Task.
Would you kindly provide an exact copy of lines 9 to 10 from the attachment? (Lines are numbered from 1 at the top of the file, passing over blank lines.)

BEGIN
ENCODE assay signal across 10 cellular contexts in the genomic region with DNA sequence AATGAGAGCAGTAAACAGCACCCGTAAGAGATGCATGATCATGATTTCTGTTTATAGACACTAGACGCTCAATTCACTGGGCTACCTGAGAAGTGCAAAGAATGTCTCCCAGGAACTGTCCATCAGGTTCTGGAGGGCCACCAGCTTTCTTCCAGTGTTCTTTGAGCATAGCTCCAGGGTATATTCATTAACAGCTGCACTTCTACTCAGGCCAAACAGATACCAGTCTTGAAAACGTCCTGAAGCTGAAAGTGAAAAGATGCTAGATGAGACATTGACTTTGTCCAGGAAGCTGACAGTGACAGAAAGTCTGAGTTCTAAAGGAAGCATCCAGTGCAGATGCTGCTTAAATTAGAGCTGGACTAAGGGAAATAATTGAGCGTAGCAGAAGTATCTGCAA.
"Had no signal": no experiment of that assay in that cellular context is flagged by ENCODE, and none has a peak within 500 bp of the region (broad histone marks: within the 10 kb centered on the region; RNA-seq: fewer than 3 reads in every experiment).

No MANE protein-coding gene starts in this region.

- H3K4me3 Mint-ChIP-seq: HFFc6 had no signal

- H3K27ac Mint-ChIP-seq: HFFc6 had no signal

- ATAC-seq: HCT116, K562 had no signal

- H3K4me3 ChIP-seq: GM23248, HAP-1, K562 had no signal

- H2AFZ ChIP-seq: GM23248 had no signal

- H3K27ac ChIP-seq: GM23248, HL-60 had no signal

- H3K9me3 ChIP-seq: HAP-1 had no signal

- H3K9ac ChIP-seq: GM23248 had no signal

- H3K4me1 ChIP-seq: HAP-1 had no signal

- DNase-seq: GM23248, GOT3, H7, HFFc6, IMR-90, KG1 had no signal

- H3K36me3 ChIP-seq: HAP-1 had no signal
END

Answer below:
- H3K27ac ChIP-seq: GM23248, HL-60 had no signal

- H3K9me3 ChIP-seq: HAP-1 had no signal